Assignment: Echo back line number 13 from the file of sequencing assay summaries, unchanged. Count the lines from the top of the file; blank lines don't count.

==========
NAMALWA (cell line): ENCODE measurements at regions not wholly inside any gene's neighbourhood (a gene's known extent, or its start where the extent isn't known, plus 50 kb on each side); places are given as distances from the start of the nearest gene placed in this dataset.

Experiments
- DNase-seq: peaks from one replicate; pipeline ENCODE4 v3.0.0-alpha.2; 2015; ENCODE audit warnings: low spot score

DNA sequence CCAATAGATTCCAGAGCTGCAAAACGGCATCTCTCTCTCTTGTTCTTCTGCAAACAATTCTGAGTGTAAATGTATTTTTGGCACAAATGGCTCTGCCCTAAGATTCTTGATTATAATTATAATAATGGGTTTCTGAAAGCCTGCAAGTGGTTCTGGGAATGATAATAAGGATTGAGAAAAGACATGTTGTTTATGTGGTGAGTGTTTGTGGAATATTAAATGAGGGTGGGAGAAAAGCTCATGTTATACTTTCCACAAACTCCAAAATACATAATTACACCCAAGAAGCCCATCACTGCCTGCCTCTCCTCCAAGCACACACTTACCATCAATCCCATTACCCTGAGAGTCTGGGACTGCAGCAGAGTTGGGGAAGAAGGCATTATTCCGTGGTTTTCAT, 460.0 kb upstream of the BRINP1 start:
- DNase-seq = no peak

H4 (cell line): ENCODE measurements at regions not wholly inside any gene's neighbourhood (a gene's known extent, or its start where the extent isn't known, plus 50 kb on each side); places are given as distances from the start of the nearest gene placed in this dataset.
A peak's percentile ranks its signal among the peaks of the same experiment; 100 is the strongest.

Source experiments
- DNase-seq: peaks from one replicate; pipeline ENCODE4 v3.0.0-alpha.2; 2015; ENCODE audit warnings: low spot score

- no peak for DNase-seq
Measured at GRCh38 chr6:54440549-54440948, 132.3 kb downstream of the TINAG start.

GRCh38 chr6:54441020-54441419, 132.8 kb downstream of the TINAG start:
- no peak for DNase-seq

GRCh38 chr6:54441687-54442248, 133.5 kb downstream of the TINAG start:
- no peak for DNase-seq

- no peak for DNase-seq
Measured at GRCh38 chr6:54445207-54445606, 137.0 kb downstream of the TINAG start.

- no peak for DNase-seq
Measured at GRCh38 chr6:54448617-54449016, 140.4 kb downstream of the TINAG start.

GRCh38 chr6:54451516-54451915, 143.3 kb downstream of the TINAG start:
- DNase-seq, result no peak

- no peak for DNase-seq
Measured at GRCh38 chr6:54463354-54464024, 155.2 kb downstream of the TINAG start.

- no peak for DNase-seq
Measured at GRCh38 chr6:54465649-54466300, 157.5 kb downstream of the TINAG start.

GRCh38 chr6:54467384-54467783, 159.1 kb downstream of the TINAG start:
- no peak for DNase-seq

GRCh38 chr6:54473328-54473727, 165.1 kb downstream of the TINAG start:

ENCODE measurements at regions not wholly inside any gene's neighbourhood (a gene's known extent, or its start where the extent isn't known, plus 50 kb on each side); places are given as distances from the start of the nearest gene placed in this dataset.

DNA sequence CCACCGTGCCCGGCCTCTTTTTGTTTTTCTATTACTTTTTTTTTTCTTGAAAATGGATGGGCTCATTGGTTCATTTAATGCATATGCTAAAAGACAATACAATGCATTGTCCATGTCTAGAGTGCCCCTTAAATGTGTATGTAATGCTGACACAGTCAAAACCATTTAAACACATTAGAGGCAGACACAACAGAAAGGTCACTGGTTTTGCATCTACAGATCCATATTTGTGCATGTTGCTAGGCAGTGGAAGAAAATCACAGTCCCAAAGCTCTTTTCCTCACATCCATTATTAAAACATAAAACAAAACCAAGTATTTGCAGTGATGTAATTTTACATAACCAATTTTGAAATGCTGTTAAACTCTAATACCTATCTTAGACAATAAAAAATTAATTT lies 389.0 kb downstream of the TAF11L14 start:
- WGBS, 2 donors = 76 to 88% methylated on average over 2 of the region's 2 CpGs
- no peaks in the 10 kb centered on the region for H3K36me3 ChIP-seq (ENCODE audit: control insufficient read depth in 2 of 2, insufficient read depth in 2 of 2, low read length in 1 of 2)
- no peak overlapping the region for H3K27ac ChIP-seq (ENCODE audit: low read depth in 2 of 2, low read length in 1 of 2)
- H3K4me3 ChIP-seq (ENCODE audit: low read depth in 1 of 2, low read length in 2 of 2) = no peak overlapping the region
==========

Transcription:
- no peak for DNase-seq